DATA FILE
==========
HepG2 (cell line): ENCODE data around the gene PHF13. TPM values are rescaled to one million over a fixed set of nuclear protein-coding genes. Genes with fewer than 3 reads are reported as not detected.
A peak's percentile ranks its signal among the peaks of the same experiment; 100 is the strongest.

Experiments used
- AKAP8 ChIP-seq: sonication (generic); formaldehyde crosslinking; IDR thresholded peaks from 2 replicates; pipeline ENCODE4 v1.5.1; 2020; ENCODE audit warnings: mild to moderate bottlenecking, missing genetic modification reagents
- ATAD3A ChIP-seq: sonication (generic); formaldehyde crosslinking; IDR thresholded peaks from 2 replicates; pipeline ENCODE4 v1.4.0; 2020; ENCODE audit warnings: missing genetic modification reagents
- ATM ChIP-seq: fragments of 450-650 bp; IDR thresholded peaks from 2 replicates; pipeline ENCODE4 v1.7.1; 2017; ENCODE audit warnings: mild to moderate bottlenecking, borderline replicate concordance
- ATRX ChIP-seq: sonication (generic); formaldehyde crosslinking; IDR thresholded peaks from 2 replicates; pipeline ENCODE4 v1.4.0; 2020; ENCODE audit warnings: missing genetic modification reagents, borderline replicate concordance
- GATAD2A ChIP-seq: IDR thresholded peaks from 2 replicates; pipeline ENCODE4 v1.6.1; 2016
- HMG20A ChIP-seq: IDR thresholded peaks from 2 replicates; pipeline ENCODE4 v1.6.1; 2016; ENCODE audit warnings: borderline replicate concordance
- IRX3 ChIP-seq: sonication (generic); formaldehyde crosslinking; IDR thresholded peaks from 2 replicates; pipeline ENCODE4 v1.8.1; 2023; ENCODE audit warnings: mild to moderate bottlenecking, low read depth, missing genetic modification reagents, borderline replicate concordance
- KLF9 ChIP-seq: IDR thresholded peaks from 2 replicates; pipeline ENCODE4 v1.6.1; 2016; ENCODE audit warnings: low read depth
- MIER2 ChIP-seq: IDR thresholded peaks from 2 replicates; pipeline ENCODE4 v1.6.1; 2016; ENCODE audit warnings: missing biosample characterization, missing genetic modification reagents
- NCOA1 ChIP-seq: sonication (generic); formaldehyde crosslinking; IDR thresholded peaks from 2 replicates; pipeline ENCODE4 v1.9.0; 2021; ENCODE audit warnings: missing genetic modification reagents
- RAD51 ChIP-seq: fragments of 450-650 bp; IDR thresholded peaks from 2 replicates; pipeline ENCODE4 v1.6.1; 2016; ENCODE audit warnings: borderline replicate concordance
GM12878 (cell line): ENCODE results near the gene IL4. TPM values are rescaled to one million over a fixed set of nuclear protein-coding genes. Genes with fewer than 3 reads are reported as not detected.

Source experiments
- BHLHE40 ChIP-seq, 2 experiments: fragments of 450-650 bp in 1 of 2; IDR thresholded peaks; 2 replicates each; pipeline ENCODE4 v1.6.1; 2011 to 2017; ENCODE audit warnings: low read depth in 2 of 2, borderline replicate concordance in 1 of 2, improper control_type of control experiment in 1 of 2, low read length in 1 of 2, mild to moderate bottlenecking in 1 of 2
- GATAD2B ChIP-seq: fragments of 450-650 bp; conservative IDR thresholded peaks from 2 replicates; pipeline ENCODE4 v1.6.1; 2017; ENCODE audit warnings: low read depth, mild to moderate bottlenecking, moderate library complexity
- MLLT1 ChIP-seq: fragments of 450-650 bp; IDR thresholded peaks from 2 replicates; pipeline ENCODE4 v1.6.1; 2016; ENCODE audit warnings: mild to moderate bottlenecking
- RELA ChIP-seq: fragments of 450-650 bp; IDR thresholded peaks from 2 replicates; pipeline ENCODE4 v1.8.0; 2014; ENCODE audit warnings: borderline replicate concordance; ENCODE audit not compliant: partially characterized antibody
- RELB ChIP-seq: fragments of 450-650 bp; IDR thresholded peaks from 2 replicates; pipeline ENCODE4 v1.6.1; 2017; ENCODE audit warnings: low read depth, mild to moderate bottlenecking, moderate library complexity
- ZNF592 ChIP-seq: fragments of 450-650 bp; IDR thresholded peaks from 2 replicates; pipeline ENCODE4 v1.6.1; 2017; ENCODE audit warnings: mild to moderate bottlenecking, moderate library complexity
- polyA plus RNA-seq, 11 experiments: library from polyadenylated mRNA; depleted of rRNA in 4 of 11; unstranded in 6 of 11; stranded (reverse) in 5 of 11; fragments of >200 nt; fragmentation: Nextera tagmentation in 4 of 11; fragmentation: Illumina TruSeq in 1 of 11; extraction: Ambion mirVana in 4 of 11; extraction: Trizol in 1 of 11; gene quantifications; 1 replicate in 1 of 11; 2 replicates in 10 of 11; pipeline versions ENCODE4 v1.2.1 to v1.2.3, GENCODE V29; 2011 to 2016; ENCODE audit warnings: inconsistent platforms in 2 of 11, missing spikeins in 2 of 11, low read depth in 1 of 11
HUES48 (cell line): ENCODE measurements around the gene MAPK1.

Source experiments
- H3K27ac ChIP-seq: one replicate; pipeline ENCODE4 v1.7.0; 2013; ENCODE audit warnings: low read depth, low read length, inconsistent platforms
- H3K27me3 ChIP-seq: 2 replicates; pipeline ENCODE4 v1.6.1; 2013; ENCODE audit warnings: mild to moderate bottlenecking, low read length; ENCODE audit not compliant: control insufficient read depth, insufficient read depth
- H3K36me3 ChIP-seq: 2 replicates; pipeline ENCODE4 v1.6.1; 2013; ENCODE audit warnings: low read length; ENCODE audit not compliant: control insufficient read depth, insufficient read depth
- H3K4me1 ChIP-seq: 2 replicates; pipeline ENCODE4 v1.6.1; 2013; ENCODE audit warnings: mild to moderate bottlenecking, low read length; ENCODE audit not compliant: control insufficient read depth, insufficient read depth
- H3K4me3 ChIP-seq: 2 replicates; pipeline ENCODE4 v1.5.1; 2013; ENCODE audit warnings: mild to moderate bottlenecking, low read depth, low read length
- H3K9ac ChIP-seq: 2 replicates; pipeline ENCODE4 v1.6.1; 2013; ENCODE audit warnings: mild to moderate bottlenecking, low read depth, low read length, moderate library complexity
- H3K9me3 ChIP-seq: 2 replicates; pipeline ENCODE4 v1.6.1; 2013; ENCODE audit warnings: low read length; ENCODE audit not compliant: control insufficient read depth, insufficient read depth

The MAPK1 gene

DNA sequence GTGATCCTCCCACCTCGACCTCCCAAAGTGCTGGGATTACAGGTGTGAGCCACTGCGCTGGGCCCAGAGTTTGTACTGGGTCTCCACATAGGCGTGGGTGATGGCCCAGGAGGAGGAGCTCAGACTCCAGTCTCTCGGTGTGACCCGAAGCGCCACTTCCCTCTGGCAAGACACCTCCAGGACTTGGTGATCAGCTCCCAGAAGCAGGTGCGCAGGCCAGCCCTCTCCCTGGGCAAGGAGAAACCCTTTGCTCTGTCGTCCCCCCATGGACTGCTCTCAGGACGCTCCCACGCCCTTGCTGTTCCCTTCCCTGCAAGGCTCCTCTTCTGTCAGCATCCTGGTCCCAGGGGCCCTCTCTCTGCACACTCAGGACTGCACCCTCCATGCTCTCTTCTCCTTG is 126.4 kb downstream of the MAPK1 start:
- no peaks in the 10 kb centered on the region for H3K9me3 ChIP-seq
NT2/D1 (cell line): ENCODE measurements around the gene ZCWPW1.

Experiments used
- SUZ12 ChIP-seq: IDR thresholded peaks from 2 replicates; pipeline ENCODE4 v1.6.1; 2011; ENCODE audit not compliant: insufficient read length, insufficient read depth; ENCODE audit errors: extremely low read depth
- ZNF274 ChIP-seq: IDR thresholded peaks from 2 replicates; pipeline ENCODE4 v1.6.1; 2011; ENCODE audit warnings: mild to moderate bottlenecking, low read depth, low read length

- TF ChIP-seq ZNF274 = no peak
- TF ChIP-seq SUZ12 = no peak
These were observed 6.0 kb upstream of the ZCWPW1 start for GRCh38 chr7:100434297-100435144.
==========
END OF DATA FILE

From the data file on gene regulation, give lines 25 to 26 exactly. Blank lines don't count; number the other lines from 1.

Source experiments
- H3K27ac ChIP-seq: one replicate; pipeline ENCODE4 v1.7.0; 2013; ENCODE audit warnings: low read depth, low read length, inconsistent platforms